Department of Computer Science
Efficient broadcasting in multi-hop wireless networks with a realistic physical layer
Almost all existing broadcasting algorithms assume an ideal physical layer, in which a successful transmission is guaranteed if the distance between communicating nodes is less than a certain threshold, e.g., a transmission range. However, wireless communication links normally suffer from the characteristics of realistic physical layer, which significantly reduce the reliability of broadcasting among the nodes. This work addresses the minimal broadcasting problem in multi-hop wireless networks with a realistic physical layer. Given a probability p*, the problem is to design a distributed broadcasting algorithm such that each node in the network receives the broadcasting packet with probability no less than p* and the number of retransmissions is minimized. We show that this problem is NP-hard and propose a distributed greedy algorithm which maximizes the gain cost ratio at each node. We prove that the proposed algorithm guarantees that each node receives the broadcasting packet with probability no less than p*, and analyze upper bound on the number of total retransmissions in the network. Simulation results show that our algorithm can provide near 100% coverage to the wireless network with a realistic physical layer, and reduce the number of retransmissions compared with modified traditional flooding schemes k-Flooding (pure flooding with multiple times) and ACK-Flooding (pure flooding with acknowledgement). We believe our algorithmic solution is efficient and practical for general existing multi-hop wireless networks. © 2011 Elsevier B.V. All rights reserved.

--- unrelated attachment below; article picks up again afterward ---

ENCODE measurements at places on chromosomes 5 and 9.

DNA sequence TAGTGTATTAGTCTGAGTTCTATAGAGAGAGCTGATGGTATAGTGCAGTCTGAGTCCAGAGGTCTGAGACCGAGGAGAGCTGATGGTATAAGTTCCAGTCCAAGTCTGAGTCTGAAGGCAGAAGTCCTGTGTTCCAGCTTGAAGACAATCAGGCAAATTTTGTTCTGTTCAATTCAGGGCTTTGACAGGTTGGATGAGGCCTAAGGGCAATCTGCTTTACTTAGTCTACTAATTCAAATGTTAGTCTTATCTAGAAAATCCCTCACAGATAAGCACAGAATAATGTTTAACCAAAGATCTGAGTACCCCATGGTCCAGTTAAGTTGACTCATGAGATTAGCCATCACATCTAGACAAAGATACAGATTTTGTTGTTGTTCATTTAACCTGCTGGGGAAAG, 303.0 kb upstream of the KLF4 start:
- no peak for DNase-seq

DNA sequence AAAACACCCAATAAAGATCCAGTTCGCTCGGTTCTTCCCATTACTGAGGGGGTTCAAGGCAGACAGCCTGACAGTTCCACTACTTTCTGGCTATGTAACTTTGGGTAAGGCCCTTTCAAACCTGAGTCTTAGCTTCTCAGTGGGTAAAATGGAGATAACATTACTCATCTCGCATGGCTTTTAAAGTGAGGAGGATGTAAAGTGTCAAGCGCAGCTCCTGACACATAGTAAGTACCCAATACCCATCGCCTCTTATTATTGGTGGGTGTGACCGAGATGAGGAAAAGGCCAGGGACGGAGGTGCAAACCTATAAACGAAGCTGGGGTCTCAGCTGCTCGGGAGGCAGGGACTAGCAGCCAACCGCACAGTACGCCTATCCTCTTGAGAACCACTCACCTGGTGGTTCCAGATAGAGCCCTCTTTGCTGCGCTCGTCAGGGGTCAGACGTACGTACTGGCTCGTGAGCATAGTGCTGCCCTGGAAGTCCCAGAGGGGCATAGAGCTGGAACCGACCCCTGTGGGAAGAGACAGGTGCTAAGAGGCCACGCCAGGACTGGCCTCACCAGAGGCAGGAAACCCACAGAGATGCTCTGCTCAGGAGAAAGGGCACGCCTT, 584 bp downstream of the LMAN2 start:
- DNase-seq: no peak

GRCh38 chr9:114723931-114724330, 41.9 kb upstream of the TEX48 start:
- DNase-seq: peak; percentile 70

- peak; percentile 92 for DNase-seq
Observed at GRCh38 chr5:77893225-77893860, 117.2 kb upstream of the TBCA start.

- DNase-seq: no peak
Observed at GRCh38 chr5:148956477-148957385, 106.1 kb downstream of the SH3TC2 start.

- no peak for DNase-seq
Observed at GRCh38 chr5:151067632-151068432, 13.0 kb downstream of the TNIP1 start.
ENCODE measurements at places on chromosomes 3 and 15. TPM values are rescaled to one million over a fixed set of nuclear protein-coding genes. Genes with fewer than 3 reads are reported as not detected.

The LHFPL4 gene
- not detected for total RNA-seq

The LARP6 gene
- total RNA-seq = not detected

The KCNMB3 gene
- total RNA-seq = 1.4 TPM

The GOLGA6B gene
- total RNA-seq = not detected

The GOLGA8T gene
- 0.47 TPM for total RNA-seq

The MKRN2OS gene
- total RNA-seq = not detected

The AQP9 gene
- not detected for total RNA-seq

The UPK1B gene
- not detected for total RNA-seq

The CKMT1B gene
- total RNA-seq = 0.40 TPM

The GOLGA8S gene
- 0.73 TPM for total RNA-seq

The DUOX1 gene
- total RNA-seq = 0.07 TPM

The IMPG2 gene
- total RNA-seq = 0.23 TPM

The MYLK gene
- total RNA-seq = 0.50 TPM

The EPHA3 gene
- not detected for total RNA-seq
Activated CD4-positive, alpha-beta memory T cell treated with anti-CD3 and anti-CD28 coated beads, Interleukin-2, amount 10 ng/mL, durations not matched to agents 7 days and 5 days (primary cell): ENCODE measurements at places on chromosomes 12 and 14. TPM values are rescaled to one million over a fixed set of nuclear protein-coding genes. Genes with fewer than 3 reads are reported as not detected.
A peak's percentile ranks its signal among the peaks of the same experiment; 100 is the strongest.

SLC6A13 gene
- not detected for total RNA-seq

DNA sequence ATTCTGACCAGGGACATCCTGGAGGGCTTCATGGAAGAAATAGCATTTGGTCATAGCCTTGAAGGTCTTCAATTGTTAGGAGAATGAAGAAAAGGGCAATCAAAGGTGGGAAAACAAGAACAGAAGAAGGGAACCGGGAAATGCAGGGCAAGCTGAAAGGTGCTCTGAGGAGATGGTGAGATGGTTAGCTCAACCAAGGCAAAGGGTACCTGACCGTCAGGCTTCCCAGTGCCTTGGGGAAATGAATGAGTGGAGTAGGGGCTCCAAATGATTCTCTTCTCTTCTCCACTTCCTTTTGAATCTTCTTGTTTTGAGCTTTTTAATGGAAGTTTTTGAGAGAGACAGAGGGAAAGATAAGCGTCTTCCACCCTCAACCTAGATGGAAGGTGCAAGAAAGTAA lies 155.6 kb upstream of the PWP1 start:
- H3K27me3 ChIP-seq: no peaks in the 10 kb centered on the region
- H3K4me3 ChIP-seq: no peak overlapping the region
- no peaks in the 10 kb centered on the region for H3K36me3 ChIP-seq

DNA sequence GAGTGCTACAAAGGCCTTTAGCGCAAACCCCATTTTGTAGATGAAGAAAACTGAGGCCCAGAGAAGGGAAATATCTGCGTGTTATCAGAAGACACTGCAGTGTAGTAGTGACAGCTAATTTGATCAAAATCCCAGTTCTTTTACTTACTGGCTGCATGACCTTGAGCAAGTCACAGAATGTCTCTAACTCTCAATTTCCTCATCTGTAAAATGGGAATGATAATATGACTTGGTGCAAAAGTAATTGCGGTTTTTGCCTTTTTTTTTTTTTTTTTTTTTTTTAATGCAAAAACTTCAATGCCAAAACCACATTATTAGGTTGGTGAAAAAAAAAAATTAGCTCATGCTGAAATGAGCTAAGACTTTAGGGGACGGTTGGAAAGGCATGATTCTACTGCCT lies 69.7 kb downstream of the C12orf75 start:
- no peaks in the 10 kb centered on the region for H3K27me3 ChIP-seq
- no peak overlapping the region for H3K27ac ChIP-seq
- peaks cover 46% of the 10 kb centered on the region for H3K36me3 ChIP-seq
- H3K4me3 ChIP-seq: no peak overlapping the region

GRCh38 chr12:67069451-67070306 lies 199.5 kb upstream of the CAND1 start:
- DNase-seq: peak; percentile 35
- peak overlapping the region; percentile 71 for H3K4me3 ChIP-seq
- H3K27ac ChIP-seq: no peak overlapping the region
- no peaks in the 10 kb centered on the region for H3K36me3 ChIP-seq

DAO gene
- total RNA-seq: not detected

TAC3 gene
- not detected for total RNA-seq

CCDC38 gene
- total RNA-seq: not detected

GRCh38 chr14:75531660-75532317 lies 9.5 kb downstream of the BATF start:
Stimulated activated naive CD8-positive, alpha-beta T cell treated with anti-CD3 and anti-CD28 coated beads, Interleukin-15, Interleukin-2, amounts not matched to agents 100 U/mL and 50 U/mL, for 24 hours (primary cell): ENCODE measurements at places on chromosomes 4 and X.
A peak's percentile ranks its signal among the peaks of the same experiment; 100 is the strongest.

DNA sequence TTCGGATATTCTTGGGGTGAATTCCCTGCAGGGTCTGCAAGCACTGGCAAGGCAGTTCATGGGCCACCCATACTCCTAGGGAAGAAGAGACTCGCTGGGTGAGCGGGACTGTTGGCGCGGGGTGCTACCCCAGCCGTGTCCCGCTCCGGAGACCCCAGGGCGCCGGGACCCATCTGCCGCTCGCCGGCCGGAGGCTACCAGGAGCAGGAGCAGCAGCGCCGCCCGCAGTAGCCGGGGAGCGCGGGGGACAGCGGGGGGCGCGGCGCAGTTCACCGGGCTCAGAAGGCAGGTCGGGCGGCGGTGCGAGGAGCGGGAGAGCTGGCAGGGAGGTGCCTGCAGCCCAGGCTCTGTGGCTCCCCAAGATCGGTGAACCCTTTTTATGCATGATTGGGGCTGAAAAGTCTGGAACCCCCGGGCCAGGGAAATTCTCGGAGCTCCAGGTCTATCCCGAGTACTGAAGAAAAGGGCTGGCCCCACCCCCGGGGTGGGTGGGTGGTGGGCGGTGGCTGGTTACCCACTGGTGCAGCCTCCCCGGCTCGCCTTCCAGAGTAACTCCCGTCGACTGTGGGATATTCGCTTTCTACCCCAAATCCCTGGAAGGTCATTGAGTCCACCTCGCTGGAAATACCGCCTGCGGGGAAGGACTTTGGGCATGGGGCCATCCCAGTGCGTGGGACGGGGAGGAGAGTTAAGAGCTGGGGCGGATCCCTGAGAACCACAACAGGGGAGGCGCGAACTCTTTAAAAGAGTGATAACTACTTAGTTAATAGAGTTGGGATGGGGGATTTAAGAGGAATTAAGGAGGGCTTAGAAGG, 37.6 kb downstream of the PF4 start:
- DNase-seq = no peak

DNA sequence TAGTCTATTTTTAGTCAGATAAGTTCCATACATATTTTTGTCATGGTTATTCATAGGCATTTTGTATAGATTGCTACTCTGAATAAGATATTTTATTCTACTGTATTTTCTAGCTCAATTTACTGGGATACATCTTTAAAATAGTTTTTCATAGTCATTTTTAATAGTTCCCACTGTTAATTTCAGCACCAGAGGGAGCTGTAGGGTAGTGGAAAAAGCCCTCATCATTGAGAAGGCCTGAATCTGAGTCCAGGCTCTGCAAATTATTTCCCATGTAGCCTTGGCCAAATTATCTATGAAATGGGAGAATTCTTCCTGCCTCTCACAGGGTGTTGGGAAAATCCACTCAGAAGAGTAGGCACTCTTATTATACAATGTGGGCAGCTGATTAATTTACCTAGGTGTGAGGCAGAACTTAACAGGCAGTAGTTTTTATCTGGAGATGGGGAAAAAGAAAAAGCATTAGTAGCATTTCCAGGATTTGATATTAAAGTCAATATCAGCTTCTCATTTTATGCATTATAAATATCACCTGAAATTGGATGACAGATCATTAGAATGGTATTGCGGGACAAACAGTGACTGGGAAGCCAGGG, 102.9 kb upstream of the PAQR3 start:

Broadcasting efficiency, Energy-efficiency wireless, Minimum retransmission broadcast problem, Multi-hop wireless network, NP-hardness, Unreliable network
Source Publication Title
Ad Hoc Networks
Wong, Gary K.W., Hai Liu, Xiaowen Chu, Yiu-Wing Leung, and Chun Xie. "Efficient broadcasting in multi-hop wireless networks with a realistic physical layer." Ad Hoc Networks 11.4 (2013): 1305-1318.